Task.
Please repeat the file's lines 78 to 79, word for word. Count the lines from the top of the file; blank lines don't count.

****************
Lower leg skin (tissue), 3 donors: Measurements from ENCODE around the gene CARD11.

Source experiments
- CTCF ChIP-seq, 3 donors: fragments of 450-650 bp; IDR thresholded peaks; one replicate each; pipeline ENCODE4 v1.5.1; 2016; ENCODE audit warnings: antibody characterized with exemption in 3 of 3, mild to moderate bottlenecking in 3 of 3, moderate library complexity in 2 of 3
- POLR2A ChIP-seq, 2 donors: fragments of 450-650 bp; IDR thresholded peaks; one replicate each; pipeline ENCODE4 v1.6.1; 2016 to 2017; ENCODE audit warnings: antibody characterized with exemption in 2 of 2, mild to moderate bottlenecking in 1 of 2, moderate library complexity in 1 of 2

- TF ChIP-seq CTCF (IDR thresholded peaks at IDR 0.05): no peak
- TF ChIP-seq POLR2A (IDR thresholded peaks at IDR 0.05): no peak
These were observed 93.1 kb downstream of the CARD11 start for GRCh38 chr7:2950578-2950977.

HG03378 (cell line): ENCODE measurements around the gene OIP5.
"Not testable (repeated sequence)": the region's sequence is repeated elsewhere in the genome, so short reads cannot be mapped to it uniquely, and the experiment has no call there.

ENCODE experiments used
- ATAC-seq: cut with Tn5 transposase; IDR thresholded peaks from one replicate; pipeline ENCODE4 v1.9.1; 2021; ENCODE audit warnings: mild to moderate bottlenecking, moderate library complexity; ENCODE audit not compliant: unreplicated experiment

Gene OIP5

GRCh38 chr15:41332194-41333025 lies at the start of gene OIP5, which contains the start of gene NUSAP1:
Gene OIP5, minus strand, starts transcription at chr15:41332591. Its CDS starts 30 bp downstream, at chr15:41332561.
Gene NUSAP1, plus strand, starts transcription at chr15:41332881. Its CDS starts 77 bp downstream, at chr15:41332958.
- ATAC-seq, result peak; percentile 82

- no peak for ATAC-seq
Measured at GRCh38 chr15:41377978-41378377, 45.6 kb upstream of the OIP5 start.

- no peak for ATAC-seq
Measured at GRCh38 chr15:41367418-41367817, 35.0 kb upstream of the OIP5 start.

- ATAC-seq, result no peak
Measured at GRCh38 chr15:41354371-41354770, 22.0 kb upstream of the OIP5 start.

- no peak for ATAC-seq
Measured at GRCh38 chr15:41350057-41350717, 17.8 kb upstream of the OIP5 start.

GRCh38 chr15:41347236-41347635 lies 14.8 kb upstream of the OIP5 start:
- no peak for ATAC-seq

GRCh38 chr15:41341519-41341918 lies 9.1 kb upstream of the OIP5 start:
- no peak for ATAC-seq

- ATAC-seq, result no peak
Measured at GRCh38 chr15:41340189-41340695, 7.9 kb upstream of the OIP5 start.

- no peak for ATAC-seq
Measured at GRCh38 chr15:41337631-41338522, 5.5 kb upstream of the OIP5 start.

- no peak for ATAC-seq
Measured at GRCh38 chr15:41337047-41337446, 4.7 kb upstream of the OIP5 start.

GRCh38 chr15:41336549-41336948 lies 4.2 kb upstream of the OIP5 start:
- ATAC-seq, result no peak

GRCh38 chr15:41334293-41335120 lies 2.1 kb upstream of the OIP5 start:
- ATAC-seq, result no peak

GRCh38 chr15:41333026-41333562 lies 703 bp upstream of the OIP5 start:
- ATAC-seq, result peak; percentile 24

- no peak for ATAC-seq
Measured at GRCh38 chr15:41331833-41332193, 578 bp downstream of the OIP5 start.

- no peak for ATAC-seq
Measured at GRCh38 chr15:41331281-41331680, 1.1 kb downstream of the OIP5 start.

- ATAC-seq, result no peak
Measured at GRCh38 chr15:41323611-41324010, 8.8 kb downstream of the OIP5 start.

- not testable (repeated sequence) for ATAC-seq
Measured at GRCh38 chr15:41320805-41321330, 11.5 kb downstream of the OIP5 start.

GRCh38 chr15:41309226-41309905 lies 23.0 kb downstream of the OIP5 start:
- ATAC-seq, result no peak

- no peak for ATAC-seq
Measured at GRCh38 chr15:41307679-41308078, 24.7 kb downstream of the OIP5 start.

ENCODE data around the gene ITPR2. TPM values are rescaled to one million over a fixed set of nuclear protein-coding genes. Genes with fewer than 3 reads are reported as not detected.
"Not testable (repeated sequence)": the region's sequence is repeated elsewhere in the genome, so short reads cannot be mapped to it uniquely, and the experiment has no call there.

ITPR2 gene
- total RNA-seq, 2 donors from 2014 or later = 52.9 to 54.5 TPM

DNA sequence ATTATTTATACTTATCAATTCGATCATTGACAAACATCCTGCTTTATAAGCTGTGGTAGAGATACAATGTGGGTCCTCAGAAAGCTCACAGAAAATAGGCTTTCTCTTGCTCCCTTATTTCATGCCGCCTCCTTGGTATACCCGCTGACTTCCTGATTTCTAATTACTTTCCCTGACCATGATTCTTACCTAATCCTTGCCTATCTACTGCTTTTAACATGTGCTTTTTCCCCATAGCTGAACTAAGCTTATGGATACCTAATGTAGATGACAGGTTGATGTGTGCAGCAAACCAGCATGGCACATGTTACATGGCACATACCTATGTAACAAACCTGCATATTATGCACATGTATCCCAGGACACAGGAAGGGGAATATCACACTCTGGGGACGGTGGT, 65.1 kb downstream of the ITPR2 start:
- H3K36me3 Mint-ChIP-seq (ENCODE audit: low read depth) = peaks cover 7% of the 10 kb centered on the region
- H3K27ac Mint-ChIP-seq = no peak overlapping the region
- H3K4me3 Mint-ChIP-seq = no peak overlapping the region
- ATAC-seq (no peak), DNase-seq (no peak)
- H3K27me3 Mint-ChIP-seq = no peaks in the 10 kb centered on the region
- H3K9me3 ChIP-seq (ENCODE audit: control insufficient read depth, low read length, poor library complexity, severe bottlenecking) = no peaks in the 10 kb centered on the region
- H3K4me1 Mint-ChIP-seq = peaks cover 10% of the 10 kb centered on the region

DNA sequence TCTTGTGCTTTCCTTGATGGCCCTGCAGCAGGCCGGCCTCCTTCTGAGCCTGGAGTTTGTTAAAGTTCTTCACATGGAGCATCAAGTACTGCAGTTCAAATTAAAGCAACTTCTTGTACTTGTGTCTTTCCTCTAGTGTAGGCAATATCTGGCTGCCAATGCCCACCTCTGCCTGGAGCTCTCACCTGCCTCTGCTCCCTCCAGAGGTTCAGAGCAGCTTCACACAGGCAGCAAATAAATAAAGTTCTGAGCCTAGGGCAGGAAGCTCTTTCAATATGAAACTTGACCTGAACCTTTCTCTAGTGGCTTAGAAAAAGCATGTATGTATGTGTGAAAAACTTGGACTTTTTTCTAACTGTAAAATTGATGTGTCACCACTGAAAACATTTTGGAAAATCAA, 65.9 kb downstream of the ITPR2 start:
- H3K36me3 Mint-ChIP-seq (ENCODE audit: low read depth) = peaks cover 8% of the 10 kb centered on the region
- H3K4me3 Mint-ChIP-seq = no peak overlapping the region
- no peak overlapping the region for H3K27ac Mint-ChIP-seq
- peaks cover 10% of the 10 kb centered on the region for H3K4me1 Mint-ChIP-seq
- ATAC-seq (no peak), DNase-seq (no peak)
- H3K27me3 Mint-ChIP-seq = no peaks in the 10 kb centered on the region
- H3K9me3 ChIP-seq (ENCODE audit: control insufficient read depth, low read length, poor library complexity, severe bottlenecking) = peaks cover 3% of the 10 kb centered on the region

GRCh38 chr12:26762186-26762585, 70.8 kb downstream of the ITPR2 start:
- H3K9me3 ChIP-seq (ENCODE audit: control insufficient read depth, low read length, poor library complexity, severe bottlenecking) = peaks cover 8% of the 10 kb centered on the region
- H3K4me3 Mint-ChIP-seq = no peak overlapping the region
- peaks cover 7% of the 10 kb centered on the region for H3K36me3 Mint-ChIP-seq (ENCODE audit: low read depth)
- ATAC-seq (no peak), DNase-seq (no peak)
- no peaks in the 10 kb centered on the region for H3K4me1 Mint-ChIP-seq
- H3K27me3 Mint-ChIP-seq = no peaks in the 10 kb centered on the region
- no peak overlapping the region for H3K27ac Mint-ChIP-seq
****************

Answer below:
- no peaks in the 10 kb centered on the region for H3K4me1 Mint-ChIP-seq
- H3K27me3 Mint-ChIP-seq = no peaks in the 10 kb centered on the region